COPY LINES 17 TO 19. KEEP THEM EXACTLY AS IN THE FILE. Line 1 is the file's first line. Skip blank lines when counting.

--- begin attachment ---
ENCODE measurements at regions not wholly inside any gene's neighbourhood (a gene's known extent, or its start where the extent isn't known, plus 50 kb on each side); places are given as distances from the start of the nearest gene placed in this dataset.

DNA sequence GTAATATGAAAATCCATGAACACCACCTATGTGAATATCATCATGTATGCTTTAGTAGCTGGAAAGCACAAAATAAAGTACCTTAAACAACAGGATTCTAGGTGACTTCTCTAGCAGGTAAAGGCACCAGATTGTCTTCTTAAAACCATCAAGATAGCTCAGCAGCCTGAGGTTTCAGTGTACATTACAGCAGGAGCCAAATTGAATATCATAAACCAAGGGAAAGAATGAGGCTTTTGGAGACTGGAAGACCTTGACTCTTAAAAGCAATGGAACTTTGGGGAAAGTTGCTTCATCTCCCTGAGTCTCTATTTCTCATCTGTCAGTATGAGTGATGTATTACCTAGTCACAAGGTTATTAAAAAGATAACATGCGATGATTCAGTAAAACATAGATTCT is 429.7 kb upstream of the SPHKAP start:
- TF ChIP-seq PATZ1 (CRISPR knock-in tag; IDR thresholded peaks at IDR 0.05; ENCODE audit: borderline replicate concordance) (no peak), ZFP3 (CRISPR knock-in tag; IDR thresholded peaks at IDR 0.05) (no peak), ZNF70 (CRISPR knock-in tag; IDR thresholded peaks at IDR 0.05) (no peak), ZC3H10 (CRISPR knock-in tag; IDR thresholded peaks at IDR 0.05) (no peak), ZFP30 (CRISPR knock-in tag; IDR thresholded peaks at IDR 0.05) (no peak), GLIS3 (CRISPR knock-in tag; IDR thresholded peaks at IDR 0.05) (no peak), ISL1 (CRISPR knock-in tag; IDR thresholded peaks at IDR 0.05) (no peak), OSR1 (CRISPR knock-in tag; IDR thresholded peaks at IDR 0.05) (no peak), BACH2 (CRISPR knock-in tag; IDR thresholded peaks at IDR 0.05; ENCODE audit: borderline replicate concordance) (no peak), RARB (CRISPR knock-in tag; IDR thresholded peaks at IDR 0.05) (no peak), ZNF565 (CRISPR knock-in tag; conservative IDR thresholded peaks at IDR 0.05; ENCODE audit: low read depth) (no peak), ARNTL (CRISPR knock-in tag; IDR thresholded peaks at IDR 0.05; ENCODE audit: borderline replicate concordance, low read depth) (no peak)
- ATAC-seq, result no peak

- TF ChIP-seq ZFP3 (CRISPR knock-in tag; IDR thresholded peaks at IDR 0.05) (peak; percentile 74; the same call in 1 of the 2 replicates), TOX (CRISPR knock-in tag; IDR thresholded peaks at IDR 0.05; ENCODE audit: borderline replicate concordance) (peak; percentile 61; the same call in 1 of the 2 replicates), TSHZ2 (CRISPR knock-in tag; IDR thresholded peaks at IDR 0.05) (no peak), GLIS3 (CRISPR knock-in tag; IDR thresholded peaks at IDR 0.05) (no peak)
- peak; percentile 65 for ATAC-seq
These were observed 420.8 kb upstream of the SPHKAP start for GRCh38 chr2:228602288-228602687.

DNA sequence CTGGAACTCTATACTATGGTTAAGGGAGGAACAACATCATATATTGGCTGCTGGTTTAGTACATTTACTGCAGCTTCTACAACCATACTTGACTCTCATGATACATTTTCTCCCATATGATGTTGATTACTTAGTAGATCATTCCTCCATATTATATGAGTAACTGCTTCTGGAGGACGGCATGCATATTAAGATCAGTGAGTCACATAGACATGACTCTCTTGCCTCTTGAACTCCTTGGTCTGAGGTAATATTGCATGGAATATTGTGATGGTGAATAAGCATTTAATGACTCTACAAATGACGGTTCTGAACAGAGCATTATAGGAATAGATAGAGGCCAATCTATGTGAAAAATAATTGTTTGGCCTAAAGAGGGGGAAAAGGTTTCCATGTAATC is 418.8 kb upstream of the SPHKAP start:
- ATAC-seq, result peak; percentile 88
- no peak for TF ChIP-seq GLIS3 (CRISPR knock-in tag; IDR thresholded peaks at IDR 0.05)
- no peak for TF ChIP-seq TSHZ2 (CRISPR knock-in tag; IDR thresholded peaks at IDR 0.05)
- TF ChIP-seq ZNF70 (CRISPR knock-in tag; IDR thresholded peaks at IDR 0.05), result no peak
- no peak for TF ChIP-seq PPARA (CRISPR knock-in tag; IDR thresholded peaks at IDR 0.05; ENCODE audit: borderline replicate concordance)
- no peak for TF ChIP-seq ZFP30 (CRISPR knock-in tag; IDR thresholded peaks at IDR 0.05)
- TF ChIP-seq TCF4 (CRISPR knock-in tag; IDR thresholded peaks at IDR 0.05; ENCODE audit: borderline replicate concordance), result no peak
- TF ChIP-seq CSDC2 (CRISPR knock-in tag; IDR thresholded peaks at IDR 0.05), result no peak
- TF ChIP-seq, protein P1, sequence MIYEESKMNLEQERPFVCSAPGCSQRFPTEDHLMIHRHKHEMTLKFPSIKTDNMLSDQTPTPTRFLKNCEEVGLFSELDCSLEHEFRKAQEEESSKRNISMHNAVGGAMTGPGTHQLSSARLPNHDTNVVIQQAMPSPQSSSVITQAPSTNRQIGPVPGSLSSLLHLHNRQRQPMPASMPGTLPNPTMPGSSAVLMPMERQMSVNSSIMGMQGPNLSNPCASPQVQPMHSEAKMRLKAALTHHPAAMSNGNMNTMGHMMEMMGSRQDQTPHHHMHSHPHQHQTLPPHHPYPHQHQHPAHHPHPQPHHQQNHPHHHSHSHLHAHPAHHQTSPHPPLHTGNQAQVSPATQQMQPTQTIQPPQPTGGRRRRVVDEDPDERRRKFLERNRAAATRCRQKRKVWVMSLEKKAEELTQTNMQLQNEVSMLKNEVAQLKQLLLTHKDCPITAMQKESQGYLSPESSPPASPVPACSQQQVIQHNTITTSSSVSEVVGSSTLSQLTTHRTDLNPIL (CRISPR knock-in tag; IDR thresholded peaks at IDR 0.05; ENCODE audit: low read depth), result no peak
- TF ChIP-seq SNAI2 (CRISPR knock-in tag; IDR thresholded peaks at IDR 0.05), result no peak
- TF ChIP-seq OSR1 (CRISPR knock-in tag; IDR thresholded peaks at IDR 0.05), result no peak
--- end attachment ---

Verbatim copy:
- TF ChIP-seq, protein P1, sequence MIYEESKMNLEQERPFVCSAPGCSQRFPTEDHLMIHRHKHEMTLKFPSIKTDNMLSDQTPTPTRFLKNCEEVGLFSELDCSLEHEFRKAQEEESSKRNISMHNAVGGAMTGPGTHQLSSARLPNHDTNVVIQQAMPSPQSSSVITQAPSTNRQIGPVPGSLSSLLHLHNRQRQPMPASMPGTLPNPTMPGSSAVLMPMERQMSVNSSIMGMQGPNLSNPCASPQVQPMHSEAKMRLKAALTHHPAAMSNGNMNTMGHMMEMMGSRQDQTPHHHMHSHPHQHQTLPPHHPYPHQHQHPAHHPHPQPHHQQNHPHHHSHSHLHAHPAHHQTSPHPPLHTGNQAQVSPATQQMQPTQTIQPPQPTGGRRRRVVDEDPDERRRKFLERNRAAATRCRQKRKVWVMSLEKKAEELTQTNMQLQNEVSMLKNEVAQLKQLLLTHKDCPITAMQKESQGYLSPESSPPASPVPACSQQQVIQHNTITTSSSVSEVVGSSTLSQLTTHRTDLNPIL (CRISPR knock-in tag; IDR thresholded peaks at IDR 0.05; ENCODE audit: low read depth), result no peak
- TF ChIP-seq SNAI2 (CRISPR knock-in tag; IDR thresholded peaks at IDR 0.05), result no peak
- TF ChIP-seq OSR1 (CRISPR knock-in tag; IDR thresholded peaks at IDR 0.05), result no peak